Dozens of guitars, mandolins and other instruments â€“ straight from the hands of artists including Keith Urban, Brad Paisley, Vince Gill, Kenny Chesney and Peter Frampton are headed for the online auction block through nonprofit organization NASH2O (Nash-H-2-0) to support flood relief efforts in Nashville.
Proceeds go to three beneficiaries: MusiCares Nashville Flood Relief Fund for music industry professionals, Nashville Musicians Association Flood Relief Fund for those musicians that were uninsured, and Middle Tennessee fire and rescue departments.
Organized shortly after the devastating May floodwaters receded, NASH2O was created by three longtime Music City mainstays: George Gruhn, widely-recognized as the leading authority on vintage stringed instruments; Joe Glaser, renowned luthier and fine instrument repairman; and steel guitarist/producer Bruce Bouton, a fixture on high-profile recordings and tours for decades (currently touring with Reba McEntire). Their goal was to collect flood-damaged instruments from top artists, which could then be sold as presentation/collector pieces. The group secured underwriting support from Firemanâ€™s Fund Insurance Company, a major insurer of many of the affected artists and exclusive insurance sponsor of NASH2O.
The public will have a chance to bid via the online auction, which will open the same day at http://nash2o.org/. The NASH2O auction is unique in several ways, as the instruments offered for sale are historic musical artifacts from the Nashville flood that damanged several instrument storage facilities, as well as musiciansâ€™ homes and studios. But as Gruhn explains, the instruments themselves are unlike what is usually available to fans and followers:
â€œItâ€™s fairly common to see instruments, signed by artists, for sale in charity efforts or given as contest prizes,â€ he says. â€œBut those are almost always pieces donated by a manufacturer for that purpose. Theyâ€™re handed to the artist, he signs them, and thatâ€™s really the only connection he has with them. The NASH2O pieces are the artistsâ€™ personal instruments. Peter Framptonâ€™s Les Paul is, well, Peter Framptonâ€™s Les Paul. Brad Paisleyâ€™s Tele-style guitar is Bradâ€™s guitar. You hear that guitar on the records. You saw it in his hands in concert. These are very personal, cherished tools of the trade, and buyers can own a piece of that history, that pedigree.â€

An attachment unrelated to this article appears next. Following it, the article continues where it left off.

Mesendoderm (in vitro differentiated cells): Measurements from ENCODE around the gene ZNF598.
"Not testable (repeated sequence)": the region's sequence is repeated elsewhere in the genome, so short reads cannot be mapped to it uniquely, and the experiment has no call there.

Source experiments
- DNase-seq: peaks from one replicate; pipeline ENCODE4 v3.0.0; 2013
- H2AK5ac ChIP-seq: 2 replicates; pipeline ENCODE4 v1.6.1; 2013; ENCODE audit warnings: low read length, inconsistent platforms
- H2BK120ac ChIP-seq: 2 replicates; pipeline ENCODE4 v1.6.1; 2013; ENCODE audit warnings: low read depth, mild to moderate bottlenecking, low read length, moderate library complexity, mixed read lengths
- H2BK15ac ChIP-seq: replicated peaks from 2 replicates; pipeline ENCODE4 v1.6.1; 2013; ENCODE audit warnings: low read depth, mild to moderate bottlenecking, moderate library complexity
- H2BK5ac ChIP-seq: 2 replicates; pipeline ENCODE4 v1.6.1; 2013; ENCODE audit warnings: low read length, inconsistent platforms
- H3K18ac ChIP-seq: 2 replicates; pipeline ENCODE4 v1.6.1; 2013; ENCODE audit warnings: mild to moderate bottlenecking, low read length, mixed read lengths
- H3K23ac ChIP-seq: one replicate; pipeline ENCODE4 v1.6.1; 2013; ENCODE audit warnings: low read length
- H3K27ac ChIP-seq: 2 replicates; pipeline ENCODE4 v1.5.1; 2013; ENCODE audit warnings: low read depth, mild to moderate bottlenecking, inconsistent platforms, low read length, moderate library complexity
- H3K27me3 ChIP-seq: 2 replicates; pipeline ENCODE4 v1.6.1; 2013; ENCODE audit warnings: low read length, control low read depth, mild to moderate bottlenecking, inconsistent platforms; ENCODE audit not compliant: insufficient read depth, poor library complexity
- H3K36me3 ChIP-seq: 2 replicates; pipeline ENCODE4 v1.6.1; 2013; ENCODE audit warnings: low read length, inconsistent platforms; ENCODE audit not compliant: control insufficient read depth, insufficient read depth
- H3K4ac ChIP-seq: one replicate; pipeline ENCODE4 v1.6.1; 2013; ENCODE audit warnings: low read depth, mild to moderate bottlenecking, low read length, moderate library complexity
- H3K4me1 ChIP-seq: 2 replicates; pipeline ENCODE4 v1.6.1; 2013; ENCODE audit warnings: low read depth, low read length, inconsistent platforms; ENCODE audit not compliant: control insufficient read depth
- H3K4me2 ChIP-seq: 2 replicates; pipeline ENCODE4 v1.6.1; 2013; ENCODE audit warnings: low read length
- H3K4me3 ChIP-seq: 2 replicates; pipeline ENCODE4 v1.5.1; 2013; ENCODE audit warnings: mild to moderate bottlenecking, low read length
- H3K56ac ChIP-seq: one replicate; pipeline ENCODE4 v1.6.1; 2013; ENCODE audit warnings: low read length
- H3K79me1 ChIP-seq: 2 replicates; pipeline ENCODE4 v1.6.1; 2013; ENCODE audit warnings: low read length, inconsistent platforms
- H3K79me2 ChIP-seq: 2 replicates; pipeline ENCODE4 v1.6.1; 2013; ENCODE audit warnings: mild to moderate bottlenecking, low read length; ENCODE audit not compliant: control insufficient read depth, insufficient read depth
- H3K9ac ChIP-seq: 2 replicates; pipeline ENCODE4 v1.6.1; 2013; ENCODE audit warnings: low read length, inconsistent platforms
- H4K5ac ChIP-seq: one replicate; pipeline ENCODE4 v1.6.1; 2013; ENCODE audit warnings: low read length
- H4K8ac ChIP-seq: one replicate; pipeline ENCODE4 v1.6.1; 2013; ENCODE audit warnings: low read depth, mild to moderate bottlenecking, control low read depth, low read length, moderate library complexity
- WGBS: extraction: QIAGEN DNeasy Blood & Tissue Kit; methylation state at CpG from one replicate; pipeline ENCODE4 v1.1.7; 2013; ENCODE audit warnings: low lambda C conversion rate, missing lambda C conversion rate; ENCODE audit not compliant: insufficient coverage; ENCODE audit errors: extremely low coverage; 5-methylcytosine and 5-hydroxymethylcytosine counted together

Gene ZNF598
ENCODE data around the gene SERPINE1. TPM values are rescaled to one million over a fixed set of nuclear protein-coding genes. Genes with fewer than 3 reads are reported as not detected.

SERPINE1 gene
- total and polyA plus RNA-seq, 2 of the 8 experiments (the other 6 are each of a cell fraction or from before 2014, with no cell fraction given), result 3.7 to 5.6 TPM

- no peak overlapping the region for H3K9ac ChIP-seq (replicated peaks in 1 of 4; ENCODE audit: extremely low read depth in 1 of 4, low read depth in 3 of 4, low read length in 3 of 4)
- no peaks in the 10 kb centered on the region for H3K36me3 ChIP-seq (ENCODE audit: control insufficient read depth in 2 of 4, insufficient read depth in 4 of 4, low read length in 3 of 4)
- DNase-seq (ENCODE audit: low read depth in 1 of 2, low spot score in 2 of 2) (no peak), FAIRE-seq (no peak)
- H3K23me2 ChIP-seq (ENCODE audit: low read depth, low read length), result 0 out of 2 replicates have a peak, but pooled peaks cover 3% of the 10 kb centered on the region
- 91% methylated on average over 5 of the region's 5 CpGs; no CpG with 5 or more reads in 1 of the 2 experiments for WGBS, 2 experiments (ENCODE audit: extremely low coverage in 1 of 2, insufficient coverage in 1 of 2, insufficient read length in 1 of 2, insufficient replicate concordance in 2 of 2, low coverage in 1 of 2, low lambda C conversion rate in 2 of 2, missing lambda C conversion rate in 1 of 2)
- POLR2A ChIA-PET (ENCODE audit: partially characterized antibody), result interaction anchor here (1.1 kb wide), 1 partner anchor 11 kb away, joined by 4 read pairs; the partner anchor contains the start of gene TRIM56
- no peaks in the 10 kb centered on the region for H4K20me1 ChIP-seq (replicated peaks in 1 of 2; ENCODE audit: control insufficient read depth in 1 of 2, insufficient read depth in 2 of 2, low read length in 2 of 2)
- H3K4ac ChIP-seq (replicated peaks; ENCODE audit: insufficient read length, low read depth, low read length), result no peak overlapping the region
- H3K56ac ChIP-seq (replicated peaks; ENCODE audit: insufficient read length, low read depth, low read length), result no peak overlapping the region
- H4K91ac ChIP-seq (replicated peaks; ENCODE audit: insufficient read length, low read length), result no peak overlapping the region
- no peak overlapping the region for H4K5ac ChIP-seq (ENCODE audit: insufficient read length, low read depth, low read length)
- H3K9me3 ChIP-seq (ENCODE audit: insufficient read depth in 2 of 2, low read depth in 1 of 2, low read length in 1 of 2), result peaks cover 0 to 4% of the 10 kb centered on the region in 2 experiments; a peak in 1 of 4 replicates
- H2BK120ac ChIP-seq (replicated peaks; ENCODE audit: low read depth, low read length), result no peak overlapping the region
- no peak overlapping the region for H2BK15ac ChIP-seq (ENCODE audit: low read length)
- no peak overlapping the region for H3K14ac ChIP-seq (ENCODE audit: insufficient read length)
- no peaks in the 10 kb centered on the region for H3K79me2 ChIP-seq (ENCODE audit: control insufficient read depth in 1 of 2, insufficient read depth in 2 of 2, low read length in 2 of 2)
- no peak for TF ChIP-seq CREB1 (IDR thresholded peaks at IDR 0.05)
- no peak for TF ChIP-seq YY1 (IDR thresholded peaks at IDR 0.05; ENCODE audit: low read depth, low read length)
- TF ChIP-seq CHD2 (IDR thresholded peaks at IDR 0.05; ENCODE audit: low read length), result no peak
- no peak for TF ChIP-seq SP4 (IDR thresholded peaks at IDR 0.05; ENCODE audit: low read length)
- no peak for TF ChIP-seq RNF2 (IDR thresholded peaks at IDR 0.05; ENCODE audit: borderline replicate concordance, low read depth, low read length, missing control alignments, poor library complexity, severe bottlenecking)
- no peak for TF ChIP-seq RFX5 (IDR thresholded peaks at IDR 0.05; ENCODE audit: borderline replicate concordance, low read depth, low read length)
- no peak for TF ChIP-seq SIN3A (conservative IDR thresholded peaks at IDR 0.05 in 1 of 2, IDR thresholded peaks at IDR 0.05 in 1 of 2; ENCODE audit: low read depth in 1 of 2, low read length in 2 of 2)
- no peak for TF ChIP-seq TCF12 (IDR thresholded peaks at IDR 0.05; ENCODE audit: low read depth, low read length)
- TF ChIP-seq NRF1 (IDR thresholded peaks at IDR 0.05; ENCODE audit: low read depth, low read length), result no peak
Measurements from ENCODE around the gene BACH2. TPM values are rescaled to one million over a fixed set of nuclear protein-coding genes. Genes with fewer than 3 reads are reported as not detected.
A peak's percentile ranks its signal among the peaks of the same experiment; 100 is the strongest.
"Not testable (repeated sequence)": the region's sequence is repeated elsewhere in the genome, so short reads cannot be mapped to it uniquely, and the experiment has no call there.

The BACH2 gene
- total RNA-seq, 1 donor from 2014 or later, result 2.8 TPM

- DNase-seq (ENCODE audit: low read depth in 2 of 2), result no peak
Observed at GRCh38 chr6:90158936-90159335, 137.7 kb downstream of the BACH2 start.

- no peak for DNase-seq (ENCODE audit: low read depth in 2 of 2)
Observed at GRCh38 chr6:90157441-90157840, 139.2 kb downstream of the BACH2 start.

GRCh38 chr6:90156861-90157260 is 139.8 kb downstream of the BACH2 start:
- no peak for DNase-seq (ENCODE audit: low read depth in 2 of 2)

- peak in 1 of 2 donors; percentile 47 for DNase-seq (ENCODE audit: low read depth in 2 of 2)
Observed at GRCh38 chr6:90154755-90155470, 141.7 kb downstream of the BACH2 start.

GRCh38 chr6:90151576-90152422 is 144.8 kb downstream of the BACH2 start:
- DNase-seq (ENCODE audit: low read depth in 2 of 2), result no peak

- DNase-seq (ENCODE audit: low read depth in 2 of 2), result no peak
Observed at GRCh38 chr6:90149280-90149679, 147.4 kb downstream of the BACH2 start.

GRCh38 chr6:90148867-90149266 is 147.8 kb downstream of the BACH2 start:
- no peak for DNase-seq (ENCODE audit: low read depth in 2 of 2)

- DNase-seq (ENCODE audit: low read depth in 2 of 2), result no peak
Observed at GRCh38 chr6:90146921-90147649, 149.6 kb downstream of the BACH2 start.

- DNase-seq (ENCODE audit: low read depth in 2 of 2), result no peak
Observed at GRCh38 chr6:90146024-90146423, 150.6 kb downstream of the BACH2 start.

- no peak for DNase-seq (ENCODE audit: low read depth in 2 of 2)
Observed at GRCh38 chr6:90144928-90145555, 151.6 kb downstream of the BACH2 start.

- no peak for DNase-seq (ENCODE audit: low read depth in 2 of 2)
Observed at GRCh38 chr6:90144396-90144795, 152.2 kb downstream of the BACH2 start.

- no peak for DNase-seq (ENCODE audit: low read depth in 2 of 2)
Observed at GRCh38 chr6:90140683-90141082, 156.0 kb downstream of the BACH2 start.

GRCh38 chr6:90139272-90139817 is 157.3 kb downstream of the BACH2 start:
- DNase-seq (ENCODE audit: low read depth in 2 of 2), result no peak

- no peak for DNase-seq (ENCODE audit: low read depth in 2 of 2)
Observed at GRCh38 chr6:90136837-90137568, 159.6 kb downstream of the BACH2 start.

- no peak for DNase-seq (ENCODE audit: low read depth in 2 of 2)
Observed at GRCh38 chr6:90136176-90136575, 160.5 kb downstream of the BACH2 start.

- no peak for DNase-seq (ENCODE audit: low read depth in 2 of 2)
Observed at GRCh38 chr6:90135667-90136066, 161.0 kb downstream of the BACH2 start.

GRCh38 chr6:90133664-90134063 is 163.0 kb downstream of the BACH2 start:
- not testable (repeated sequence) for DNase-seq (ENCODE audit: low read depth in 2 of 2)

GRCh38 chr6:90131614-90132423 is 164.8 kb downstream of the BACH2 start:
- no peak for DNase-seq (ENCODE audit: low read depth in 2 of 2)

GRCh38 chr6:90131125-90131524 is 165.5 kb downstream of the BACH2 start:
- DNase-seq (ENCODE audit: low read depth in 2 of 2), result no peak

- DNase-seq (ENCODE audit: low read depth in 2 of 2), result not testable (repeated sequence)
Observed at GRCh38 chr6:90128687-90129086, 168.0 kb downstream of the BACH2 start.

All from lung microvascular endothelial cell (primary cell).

Beside the artist-owned instruments for auction, sweepstakes items of new instruments and/or premiums have been donated by Taylor Guitars, THD Amplifiers, Paul Reed Smith Guitars, Gibson Guitars, Martin Guitars and Yamaha Instruments.
This is probably the largest collection of brown 1970’s Fender guitars in the world, including a tasty brown Starcaster in the back row..not a colour I have ever seen before on the Starcaster, which is rare in any colour!
The collection is for sale, but only as a collection..Bob won’t split out individual pieces.
On Saturday, October 30 at 4pm, Spealâ€™s Tavern in New Alexandria, PA will unveil a permanent museum display of unusual, handmade cigar box guitars.
The Cigar Box Guitar Museum was compiled and documented by Shane Speal, a York PA musician billed as â€œThe King of the Cigar Box Guitarâ€ and central figure in the upcoming PBS documentary, Songs Inside the Box. The collection of over 35 cigar box guitars displayed at Spealâ€™s Tavern were built by craftsmen all over the country and range from simple, one-string primitive instruments to complex, electrified guitars with frets, double-necks and whammy bars.
Shane Speal built his first cigar box guitar in 1993 and has been performing with them ever since. He has brought the instrument into a new renaissance with his website, www.CigarBoxNation.com, which boasts 4000 members worldwide.
Here’s a nice article by rock writer Binky Philips on the Huffington Post website. Lots of anecdotes about New York guitar buying and the stories of how old guitars get passed around.
Just a taster;
Anyway, one afternoon later that summer, Teddy Slatus, Edgar Winter’s road manager, came in with both of regular-customer Rick Derringer’s sunburst Les Pauls. Back in those days, years before reissues, that meant two of maybe 900 total Gibsons made between mid-1958 through the end of 1960 with that glorious fade-from-a-red-to-gold transparent lacquer finish over highly figured maple and the then new and powerful (Patent-Applied-For) Humbucker pickups. After several other guitar-obsessions amongst the Stars of Rock Guitar, Keith Richards, Mick Taylor, Michael Bloomfield, Eric Clapton, Jimmy Page, Duane Allman, and several other major cats had settled on this model Gibson as The One. And to this day, it rightly remains exalted.